...and hard to forget.

'The Incarnations', by Susan Barker, will be published by Touchstone, a division of Simon & Schuster, in August 2015.

Saturday, April 4, 2015

'The First Fifteen Lives of Harry August'

Time travel books suck me in.  

Sure, they are hard to follow at first (as in 'The Time Traveler's Wife'), but once you get with the program (and make a diagram; I've done it, so don't laugh!), the rest of the story is easy to understand.

And so it was with 'The First Fifteen Lives of Harry August', by Claire North (a pseudonym!  It was really written by Catherine Webb!  Pseudonyms, like bow ties, are cool).

No matter what he does or the decisions he makes, when death comes, Harry August always returns to where he began--a child with all the knowledge of a life he has already lived a dozen times before.  Nothing ever changes.

Until now.

As Harry nears the end of his eleventh life, a little girl appears at his bedside and says, "I nearly missed you, Doctor August!  I need to send a message!"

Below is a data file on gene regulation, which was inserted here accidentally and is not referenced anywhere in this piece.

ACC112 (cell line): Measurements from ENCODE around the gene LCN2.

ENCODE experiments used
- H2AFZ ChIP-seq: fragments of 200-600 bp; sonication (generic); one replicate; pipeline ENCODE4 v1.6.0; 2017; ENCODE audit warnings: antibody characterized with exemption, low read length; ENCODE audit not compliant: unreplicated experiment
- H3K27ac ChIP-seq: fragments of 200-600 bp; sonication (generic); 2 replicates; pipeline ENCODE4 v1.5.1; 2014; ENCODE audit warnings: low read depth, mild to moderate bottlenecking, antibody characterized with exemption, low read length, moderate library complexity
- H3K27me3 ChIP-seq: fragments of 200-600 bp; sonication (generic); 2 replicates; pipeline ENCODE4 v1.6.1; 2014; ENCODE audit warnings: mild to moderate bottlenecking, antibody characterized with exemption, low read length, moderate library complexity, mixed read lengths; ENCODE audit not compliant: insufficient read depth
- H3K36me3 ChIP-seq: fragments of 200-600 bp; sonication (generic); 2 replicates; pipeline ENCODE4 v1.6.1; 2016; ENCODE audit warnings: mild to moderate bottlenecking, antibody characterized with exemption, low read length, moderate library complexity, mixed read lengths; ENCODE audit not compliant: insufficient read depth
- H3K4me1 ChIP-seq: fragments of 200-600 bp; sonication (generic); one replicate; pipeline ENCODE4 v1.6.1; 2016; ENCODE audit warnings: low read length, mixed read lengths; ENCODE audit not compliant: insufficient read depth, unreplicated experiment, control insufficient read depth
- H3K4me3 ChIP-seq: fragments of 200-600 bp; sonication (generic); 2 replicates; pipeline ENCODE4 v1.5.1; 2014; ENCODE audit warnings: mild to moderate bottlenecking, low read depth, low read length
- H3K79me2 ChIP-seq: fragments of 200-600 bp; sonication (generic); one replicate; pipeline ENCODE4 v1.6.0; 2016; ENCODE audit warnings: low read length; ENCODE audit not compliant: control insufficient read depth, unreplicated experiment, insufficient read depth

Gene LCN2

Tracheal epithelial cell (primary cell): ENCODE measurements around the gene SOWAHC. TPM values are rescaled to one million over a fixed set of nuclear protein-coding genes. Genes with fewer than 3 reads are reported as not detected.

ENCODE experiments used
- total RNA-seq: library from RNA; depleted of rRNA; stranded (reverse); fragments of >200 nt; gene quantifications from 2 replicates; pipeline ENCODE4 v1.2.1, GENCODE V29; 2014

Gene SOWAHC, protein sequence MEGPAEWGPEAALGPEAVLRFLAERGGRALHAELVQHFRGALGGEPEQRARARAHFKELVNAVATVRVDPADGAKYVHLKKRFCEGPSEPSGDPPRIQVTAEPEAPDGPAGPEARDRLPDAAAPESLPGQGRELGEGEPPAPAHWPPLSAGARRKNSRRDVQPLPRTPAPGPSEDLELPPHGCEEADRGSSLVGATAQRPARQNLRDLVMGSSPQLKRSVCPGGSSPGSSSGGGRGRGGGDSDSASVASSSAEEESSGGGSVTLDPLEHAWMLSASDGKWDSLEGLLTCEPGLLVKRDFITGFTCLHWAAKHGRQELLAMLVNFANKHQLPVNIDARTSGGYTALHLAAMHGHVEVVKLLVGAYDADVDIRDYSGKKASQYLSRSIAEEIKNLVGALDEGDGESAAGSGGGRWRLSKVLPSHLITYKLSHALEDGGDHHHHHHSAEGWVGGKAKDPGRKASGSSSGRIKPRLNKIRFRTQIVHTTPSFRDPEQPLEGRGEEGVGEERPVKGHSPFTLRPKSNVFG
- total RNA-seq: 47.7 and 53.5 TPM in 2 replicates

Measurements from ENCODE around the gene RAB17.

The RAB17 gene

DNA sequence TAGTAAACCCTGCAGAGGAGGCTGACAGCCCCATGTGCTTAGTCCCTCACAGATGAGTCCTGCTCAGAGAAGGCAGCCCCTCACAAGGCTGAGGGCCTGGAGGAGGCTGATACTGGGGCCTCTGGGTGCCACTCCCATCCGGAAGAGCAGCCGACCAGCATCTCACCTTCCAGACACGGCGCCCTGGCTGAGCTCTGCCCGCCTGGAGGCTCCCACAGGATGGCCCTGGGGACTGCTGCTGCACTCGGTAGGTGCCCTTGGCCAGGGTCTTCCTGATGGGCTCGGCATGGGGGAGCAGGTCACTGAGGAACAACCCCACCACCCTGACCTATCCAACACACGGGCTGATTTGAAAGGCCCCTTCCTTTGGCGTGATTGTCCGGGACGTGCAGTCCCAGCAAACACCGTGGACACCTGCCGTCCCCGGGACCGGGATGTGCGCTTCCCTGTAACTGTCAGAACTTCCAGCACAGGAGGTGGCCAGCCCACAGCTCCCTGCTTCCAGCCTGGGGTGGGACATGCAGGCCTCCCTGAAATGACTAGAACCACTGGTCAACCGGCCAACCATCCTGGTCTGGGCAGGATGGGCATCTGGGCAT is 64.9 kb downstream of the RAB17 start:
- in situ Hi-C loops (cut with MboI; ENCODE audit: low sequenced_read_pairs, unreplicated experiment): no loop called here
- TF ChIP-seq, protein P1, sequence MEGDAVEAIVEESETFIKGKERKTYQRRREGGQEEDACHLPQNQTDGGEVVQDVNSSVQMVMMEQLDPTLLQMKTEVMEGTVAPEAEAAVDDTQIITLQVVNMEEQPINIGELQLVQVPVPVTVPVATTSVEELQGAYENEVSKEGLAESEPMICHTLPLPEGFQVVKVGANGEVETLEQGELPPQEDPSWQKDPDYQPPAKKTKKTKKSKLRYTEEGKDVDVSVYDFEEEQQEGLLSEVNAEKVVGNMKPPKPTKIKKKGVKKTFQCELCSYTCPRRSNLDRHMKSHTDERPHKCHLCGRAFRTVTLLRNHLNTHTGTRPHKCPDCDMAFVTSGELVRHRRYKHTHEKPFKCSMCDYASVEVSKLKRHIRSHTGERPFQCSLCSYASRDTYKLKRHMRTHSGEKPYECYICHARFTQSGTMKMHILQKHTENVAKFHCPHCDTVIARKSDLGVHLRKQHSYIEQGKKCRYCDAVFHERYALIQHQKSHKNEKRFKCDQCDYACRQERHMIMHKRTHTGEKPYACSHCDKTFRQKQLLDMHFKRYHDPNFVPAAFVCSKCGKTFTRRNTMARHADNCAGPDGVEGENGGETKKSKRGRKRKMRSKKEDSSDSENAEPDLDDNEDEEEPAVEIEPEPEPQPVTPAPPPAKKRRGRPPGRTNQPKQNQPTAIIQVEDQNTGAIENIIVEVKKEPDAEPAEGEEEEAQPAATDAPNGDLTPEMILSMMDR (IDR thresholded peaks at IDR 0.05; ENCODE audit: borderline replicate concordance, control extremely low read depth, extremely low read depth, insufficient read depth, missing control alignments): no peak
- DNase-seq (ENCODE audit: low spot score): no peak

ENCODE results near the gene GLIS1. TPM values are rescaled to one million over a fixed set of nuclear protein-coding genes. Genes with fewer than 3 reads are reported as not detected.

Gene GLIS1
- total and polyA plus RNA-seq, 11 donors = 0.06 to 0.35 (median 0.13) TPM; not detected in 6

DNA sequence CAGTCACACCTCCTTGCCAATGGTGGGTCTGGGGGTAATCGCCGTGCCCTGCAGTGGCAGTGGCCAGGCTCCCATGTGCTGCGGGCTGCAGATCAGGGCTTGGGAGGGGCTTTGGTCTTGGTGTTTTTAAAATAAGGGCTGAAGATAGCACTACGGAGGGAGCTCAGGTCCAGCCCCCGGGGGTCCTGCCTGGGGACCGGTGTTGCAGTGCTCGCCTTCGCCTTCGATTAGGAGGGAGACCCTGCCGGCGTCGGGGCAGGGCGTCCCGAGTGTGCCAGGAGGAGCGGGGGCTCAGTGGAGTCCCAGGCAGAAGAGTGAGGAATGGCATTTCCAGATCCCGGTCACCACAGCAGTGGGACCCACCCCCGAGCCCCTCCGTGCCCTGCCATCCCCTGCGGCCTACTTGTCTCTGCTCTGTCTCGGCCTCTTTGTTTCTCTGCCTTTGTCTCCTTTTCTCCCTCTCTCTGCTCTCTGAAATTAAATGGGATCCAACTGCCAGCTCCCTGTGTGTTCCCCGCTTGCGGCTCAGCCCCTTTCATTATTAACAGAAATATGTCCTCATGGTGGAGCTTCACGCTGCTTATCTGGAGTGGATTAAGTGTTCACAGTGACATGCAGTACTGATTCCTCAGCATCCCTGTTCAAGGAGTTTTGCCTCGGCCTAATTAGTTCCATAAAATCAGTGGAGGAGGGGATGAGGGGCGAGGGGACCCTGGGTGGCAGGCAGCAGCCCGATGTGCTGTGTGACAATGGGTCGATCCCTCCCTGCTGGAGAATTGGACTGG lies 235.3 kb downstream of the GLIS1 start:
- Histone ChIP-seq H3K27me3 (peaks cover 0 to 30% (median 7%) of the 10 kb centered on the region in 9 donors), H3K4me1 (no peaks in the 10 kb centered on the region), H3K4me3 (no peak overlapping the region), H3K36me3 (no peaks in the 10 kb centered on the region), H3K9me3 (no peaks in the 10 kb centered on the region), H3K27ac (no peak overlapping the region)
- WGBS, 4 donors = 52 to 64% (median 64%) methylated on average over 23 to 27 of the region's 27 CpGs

This is the story of what Harry does next, and what he did before, and how he tries to save a past he cannot change and a future he cannot allow.

As I started reading this story, I have to admit that I wasn't sure I wanted to write a review about it.  I honestly couldn't follow it well enough to form an honest opinion.  Harry's back story is a real bear, and you have to relive it several times.  

But things changed about halfway through it.  When the antagonist is introduced, the story takes off and you almost cheer Harry as he dies again and again, hoping to stay ahead of his enemy and vanquish him.

The writing is gorgeous, and very clever.  Very literary, actually.  You can almost taste every era, and you so want to embrace those who share a place in the Chronos Club.

But the antagonist is clever; just when you think he will finally show his basic decency, he fails us and Harry.

If you read this, please stay with it.  As I've said, it takes a while to 'get into it', but it's well worth the effort.  Claire North, a.k.a. Catherine Webb, is such a fine writer, and very dedicated to her craft.  Books like this are rare.

Give it a try.  Give it a chance.  You'll be so pissed off, but very rewarded.

'The First Fifteen Lives of Harry August', by Claire North, is available at your local library and favorite independent bookstore. ISBN 9780316399616